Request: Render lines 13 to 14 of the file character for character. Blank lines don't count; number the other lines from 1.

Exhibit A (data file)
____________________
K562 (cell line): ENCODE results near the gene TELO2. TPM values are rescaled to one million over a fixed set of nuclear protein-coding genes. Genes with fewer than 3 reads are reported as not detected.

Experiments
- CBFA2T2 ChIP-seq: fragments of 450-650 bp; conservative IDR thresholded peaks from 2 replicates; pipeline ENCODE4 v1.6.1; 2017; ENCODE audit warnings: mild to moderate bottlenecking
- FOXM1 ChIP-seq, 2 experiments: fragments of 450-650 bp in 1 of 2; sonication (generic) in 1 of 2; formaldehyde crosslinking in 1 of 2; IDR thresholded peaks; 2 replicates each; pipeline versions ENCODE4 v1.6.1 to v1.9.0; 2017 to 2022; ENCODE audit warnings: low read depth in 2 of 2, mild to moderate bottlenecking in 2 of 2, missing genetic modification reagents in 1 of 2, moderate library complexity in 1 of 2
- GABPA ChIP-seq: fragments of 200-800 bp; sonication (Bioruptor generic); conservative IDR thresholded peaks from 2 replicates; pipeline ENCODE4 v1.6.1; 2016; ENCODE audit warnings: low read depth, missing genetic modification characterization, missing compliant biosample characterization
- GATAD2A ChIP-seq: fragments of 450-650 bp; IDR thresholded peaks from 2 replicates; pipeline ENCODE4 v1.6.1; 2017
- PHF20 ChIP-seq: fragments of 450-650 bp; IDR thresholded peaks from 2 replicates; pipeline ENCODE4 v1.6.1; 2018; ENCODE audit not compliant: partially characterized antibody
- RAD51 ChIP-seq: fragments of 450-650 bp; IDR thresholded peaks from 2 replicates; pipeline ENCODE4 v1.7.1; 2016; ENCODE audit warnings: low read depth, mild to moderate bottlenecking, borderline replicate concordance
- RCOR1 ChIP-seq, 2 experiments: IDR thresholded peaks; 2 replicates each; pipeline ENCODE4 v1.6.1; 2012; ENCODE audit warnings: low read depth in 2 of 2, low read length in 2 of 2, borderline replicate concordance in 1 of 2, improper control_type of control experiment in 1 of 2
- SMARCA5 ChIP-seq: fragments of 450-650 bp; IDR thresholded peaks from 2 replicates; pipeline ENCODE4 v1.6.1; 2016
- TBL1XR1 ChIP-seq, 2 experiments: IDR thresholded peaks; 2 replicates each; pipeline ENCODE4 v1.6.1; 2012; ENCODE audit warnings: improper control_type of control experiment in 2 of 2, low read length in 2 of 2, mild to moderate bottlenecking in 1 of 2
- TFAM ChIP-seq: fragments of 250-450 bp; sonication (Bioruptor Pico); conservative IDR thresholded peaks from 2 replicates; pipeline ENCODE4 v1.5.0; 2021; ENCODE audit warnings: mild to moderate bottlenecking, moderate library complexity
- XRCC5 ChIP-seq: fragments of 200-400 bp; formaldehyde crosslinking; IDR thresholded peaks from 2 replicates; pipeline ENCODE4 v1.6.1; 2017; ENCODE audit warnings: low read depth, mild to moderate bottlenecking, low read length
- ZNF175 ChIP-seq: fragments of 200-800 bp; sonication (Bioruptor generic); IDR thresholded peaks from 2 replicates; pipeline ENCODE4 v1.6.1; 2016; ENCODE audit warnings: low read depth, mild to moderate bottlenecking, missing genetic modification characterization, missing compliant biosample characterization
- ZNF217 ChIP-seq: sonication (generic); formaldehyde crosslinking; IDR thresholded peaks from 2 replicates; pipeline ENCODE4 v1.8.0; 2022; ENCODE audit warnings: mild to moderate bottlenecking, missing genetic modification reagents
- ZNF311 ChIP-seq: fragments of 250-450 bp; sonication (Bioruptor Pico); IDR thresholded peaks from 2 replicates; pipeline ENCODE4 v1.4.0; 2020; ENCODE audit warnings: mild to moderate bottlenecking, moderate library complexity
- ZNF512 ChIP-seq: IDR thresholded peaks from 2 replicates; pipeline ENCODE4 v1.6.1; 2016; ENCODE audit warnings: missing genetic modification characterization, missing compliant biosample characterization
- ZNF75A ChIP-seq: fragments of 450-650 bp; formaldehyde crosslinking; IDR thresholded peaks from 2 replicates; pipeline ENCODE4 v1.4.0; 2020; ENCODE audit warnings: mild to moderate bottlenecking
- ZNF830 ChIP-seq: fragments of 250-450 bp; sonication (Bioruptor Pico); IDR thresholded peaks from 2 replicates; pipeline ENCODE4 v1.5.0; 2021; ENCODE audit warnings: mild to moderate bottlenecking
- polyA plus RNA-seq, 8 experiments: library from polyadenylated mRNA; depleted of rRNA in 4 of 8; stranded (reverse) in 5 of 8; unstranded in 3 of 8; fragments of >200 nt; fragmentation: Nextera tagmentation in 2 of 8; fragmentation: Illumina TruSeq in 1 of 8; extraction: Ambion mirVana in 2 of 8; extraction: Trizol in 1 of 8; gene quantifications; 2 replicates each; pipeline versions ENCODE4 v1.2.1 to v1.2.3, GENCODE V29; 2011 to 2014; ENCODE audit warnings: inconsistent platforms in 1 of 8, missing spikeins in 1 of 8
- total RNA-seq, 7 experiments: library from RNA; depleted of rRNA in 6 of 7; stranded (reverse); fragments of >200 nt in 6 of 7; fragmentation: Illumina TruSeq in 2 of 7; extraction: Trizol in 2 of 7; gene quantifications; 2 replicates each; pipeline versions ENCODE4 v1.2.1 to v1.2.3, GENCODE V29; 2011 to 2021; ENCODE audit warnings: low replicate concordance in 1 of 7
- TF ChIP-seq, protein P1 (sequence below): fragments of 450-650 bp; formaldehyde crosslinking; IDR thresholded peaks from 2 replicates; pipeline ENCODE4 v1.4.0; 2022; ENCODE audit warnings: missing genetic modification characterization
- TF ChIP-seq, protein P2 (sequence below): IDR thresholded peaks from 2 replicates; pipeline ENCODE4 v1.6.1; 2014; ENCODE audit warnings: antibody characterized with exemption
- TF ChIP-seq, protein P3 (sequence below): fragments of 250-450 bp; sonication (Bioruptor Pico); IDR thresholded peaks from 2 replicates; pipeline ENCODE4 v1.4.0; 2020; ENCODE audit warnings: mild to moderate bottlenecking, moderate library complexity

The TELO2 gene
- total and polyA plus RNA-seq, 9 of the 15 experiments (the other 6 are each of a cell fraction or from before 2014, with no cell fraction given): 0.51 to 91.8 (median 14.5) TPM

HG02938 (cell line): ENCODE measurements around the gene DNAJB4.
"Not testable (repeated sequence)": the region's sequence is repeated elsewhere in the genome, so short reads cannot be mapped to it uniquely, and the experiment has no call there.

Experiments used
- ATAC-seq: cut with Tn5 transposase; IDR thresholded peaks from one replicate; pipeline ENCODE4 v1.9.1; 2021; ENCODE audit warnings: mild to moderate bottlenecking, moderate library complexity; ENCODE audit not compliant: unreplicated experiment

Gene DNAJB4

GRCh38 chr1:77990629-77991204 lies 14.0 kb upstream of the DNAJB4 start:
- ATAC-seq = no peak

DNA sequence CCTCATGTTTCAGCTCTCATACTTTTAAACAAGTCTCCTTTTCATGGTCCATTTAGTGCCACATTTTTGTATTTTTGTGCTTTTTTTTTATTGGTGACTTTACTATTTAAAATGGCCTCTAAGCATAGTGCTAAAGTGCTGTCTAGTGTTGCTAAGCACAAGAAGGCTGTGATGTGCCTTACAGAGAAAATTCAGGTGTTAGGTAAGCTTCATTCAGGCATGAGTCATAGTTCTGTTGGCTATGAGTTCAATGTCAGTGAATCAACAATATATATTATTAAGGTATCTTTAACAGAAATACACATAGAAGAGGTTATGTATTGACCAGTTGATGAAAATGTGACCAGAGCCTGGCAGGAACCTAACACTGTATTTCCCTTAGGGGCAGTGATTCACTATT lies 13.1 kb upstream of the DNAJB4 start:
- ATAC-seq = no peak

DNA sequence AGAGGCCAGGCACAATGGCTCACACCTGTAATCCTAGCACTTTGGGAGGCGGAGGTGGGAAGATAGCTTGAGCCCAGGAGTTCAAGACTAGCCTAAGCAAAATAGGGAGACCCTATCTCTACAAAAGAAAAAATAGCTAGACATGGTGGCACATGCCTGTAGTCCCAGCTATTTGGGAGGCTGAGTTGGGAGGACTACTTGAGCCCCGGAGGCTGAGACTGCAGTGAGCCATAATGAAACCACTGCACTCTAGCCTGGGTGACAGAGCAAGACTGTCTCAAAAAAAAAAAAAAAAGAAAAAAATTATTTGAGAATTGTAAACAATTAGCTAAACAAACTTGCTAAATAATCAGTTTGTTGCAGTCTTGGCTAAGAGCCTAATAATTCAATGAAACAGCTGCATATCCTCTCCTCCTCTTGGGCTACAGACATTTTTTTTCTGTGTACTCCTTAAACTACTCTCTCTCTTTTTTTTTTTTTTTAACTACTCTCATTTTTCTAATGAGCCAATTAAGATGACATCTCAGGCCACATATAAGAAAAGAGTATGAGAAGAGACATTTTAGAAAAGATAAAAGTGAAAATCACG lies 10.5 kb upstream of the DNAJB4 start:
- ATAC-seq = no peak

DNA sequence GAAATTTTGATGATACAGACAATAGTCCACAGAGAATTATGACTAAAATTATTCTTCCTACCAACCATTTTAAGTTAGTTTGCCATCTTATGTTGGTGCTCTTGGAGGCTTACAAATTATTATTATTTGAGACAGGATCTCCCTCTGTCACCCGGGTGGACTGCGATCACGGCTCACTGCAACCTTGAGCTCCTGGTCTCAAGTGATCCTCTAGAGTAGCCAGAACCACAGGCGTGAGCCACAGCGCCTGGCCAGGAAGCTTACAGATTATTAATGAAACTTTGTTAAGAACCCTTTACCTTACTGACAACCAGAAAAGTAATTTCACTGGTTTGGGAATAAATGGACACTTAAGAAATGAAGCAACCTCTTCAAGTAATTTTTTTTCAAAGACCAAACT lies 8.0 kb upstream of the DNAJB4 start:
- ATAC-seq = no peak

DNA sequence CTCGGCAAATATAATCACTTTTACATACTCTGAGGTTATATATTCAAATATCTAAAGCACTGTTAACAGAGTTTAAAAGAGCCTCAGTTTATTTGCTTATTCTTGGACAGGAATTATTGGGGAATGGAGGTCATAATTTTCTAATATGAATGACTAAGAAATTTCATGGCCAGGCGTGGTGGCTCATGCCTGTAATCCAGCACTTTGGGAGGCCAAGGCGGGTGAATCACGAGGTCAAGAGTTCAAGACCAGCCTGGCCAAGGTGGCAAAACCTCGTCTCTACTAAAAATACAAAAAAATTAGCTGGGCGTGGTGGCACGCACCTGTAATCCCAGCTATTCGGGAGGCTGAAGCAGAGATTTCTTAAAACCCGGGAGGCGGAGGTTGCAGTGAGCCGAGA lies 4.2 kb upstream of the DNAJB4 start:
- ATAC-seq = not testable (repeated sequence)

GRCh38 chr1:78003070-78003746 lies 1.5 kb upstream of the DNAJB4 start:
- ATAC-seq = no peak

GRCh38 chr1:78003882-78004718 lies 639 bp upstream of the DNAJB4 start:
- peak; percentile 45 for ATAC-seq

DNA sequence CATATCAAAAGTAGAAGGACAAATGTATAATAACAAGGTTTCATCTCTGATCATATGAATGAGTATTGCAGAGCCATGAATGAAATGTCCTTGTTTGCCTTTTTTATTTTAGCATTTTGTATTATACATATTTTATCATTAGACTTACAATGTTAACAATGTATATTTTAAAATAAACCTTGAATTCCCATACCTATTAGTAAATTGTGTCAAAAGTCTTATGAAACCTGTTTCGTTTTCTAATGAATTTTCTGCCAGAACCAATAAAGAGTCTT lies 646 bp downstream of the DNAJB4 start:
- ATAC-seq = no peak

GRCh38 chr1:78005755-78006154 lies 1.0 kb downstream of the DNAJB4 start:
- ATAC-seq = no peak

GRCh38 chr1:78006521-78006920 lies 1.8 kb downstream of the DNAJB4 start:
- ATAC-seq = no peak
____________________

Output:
- XRCC5 ChIP-seq: fragments of 200-400 bp; formaldehyde crosslinking; IDR thresholded peaks from 2 replicates; pipeline ENCODE4 v1.6.1; 2017; ENCODE audit warnings: low read depth, mild to moderate bottlenecking, low read length
- ZNF175 ChIP-seq: fragments of 200-800 bp; sonication (Bioruptor generic); IDR thresholded peaks from 2 replicates; pipeline ENCODE4 v1.6.1; 2016; ENCODE audit warnings: low read depth, mild to moderate bottlenecking, missing genetic modification characterization, missing compliant biosample characterization